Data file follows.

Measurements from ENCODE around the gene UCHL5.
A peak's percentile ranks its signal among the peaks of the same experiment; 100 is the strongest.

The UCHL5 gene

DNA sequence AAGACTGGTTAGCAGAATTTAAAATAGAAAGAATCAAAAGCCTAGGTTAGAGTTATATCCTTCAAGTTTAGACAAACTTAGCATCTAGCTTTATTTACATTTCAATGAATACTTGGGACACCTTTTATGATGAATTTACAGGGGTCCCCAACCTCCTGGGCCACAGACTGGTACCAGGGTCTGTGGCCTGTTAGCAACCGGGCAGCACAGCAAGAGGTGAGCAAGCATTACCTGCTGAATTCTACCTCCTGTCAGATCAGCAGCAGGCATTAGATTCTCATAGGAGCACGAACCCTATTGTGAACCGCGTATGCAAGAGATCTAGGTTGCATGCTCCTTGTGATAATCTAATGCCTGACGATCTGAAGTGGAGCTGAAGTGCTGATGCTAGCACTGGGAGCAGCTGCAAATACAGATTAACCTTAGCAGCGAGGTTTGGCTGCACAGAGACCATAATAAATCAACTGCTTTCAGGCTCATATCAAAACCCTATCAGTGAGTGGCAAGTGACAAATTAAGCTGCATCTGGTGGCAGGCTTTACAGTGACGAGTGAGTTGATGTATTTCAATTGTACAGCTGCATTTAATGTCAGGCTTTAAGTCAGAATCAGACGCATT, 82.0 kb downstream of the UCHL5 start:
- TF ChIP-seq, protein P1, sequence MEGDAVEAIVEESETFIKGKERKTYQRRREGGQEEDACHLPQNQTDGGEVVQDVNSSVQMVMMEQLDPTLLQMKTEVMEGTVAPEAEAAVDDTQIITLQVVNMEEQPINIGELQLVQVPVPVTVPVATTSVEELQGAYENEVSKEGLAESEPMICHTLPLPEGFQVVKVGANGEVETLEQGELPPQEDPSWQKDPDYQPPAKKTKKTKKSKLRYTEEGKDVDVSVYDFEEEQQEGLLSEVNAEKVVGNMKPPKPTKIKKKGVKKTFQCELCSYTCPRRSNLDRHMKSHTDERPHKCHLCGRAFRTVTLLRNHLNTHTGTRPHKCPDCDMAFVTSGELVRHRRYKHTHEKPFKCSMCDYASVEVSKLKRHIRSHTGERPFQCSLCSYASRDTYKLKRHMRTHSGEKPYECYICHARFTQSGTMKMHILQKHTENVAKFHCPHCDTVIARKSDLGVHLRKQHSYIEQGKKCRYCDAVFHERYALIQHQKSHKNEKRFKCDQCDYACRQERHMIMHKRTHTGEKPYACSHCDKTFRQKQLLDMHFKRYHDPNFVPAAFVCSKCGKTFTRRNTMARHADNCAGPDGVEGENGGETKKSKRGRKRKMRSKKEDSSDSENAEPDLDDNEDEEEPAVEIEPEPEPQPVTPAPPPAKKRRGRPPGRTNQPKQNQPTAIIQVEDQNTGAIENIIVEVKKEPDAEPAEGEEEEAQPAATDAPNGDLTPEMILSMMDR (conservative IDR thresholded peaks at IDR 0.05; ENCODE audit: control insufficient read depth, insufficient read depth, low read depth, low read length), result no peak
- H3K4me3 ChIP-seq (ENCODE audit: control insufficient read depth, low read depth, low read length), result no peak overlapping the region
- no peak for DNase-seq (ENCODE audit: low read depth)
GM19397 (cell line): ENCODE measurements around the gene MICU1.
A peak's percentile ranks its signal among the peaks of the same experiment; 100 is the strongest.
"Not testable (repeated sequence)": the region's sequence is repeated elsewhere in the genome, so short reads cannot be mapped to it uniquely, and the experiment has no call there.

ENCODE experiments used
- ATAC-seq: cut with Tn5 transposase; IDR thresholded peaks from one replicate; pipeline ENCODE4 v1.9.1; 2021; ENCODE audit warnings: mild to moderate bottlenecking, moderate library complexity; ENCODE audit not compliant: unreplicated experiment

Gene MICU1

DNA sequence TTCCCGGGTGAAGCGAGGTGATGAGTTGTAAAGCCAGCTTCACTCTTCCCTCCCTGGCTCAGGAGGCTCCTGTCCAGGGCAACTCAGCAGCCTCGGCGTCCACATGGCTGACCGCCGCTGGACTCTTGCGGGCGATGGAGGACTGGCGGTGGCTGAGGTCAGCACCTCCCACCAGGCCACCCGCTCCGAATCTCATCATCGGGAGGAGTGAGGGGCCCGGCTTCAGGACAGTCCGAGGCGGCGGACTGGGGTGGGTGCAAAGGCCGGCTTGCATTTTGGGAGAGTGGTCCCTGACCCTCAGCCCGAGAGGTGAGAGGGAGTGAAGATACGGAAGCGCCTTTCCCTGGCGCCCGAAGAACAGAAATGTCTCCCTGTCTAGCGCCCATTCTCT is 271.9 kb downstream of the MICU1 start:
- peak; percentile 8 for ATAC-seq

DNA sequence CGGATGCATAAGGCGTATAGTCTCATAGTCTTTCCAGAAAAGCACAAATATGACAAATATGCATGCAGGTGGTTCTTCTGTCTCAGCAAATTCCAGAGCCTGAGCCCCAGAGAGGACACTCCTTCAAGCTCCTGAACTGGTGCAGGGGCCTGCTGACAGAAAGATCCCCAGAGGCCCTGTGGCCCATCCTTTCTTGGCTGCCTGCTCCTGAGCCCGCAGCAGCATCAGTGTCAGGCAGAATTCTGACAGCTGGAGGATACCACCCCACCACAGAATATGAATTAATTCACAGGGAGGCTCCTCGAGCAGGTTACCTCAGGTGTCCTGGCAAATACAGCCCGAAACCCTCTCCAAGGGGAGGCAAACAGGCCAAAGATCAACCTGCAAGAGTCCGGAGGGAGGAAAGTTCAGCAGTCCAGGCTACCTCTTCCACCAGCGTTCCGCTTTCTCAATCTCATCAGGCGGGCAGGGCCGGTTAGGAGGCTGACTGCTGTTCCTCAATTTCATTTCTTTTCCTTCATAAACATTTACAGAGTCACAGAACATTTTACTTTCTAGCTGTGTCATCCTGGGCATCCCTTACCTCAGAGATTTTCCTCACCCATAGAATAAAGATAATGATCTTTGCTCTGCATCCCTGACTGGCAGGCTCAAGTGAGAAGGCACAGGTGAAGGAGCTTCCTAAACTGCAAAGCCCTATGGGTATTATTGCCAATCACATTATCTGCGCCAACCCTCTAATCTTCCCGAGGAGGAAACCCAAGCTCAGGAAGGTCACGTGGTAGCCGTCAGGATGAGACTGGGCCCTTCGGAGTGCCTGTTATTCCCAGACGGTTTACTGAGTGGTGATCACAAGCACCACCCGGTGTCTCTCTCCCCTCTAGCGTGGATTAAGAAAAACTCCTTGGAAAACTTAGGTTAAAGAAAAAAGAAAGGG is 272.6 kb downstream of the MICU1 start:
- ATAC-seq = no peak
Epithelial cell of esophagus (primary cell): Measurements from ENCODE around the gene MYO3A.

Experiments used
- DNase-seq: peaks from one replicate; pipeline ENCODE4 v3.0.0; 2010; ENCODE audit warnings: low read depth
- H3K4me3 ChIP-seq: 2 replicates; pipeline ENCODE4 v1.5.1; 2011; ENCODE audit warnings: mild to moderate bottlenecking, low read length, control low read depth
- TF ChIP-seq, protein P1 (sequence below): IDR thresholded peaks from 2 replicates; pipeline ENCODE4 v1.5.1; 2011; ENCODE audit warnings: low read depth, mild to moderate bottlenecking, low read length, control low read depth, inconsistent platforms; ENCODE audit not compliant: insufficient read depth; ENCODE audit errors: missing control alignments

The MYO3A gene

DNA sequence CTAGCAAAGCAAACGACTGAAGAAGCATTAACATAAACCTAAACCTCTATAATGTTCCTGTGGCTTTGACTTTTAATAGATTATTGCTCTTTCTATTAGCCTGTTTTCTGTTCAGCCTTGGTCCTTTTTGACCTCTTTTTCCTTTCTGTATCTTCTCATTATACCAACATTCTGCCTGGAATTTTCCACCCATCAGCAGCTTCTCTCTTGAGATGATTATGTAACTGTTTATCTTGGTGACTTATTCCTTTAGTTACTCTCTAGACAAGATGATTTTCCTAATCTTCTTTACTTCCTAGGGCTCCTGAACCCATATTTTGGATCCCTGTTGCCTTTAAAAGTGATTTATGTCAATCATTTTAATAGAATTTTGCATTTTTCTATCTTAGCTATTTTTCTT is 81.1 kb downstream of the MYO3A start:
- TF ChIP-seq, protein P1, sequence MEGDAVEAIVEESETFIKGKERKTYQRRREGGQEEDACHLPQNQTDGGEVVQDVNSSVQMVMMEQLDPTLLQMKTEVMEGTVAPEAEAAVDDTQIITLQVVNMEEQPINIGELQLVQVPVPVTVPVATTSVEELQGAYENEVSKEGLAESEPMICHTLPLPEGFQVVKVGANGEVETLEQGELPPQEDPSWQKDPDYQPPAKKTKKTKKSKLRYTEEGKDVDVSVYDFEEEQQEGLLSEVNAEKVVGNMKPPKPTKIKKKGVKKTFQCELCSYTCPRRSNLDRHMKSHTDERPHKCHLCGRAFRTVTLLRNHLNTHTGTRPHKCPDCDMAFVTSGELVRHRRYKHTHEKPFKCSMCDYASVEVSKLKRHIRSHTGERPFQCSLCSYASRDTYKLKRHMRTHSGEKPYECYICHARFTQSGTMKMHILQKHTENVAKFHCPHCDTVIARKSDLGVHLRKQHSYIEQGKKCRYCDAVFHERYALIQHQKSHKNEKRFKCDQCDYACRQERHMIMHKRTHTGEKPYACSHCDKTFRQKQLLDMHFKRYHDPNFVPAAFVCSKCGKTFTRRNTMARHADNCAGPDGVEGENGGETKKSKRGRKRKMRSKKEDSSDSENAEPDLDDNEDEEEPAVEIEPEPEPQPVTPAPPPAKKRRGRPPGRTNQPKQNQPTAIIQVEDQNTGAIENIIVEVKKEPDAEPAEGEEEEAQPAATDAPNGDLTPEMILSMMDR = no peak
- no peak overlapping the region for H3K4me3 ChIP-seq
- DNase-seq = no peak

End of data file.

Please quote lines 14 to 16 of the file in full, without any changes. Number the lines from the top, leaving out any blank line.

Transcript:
DNA sequence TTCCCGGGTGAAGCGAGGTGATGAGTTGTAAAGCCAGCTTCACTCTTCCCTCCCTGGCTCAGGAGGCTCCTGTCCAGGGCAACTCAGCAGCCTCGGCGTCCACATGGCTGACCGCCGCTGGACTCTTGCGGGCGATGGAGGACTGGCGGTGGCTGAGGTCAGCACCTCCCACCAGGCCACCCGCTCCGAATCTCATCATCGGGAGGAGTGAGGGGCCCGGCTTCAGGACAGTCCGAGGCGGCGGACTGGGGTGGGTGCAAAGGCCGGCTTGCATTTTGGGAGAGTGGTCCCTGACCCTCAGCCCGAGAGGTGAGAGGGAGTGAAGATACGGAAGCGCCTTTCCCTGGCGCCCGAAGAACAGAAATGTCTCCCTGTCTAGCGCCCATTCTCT is 271.9 kb downstream of the MICU1 start:
- peak; percentile 8 for ATAC-seq

DNA sequence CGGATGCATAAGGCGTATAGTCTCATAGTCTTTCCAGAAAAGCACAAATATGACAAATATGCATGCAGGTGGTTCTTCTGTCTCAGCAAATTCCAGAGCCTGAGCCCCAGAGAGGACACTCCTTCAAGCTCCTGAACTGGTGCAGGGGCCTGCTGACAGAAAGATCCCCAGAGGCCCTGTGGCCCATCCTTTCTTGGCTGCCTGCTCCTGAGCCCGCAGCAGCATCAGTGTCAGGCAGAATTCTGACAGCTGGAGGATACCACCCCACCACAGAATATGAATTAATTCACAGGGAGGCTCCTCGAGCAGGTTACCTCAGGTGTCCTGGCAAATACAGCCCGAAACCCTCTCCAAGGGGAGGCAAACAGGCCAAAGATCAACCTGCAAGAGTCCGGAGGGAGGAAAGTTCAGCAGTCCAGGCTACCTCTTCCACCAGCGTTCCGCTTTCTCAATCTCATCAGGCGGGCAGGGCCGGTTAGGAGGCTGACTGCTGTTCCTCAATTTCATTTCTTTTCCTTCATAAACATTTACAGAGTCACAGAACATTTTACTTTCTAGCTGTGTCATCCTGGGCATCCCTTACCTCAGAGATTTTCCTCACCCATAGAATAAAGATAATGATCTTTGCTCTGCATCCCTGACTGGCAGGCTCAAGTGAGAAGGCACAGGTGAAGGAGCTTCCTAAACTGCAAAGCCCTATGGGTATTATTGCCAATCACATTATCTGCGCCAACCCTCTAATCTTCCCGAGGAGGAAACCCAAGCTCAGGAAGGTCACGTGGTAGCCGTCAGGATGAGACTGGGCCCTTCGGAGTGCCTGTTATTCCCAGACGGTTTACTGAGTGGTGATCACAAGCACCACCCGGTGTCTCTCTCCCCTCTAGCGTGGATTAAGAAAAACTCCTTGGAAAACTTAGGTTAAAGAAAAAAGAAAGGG is 272.6 kb downstream of the MICU1 start: